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State of Mind: Carded!

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I stopped at a supermarket on the Barre-Montpelier Road a few days ago. I don’t often shop at this supermarket because other supermarkets in Berlin and South Barre are at more convenient locations for me, but it generally has very good prices on wine, so I thought I’d check out the selection. In my house, wine is considered one of the three major food groups – as in (1) wine, (2) chocolate desserts, and (3) all those other foods. 

What I totally didn’t remember is that the family that owns this chain of supermarkets apparently is still a firm believer in the Volstead Act: to prevent underage persons from purchasing alcoholic beverages, and therefore protect the store’s license to sell alcohol, everyone – as in EVERYone — buying alcohol at this supermarket gets carded! 

When my bottles of wine reached the register, the cashier eyed me carefully.

Cashier: “I need to see your ID.”

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Me: “Say what?”

Cashier: “I need to see your ID. For the wine.”

Me: “Really? What if I told you I was already 23? Would you believe me?”

Cashier (rolling her eyes): “I need to see your ID.”

Now I know what you’re thinking, “But Lare, you haven’t seen 20 since the Johnson administration. You should be flattered if they card you!” Perhaps, but as the years roll by I’m becoming more and more enamored with those cultures, such as the Japanese, in which elderly citizens are held in very high esteem. And even when I’m wearing my COVID mask, it should be easy to see I am no spring chicken.

I should probably be generous here and say that the supermarket is doing its best to prevent booze from falling into young hands. Heaven forbid we should end up living in a society like France or Italy, where many parents give their children wine cut with water along with their meals. As a result the kids grow up to be unstunted, normal-sized adults with normal IQs and to live in nations with lower rates of alcoholism than here in the U.S.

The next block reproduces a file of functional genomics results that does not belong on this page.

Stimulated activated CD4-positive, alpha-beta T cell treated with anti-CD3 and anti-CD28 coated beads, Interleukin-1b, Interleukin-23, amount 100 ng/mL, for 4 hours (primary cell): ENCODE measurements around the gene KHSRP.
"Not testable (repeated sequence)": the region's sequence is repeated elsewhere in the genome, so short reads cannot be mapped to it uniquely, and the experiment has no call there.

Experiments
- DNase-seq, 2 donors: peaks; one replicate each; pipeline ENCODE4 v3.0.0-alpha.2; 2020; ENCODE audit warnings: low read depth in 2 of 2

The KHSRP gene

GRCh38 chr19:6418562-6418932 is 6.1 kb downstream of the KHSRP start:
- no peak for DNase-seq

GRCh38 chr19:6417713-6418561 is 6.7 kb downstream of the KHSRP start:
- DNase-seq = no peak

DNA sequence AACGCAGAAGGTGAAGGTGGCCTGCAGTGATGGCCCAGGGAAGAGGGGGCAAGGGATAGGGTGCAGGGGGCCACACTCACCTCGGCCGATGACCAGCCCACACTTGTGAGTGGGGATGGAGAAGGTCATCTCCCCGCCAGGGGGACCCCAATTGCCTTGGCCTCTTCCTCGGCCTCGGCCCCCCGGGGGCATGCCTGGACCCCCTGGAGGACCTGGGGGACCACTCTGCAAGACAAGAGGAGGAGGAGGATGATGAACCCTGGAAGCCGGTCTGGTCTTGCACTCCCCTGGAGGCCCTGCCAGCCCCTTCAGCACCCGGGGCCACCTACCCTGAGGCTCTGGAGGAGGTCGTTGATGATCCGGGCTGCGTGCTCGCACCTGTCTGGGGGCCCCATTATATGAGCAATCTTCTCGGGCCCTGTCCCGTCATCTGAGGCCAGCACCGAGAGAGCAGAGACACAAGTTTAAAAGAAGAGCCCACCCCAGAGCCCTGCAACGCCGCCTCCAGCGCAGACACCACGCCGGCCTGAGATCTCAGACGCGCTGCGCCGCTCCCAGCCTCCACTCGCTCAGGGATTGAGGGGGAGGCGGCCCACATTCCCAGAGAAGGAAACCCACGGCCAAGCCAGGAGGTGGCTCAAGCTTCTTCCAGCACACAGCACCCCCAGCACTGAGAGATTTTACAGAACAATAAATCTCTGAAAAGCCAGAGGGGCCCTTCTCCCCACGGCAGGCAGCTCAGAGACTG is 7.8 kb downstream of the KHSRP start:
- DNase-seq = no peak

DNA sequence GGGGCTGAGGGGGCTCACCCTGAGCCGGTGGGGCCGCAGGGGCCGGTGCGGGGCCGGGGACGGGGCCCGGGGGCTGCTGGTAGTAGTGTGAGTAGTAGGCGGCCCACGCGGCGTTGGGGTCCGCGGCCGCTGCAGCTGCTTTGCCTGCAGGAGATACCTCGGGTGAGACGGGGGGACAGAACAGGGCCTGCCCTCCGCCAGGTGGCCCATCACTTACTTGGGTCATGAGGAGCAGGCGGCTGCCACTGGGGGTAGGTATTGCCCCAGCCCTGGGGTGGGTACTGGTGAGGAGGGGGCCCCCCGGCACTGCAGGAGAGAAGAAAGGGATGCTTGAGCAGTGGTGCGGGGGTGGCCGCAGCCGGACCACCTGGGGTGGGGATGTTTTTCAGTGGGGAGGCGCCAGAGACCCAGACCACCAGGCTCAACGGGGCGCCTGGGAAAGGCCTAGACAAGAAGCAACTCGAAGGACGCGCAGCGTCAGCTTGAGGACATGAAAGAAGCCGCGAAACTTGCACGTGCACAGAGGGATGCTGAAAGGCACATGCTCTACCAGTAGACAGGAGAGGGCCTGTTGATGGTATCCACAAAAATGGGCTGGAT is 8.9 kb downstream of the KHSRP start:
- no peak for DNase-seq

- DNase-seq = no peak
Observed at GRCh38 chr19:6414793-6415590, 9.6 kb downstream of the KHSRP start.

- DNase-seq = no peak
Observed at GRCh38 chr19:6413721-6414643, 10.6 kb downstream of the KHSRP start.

The fact is, it is just plain difficult to get carded when you are older. 

First there is the twinge of guilt that washes over you, as if you are doing something illegal, like back when you were 19, except now you feel you are trying to buy beer with a fake AARP card.

Next comes the problem of remembering where you put your ID or if you even remembered to bring it with you.

Then there is the issue of finding it in your wallet. As we grow older, we acquire more and more cards of all varieties. It takes time to sort through the credit, debit, Social Security, Medicare, dental insurance, supplemental health care insurance, cataract replacement lens ID, Red Cross blood donor, joint replacement ID, Green Mountain Senior (State Park) Passport, AAA, U.S. National Parks Senior Pass, permanent Vermont Hunting/Fishing license, Green Mountain Community Fitness membership, AARP, and now, COVID vaccination, cards with arthritic fingers. Inevitably one drops to the floor. 

And, of course, you cannot just flip open your wallet and flash your ID at the cashier, like the actors do in those TV shows about the FBI. The cashier needs you to remove it from your wallet for forensic analysis, probably to ascertain whether the birth date has been tampered with. 

I have one of those “enhanced” driver’s licenses that you can use to cross the border, and the DMV strongly recommends that you keep that kind of license in its foil-lined pouch so that nefarious actors cannot use electronic scanners to read the RFID chip in the card as you walk down the street. My license always seems to have become glued to the inside of the pouch and I have to pry it out.

As I am fumbling with all this, 17 younger customers with six-packs and fake IDs have lined up behind me because, since I was only purchasing two bottles of wine, I chose the lane for 10 items or less and it’s Friday evening and they want to get home from work and really relax.

And while those 17 customers are glaring at the befuddled old man at the front of the line, the cashier, using the storewide intercom, calls for a supervisor because, as it turns out, the cashier is under 21 and cannot sell alcohol. So, we wait.

It’s enough to make you give up drinking wine! 

What a minute . . . let’s not be hasty.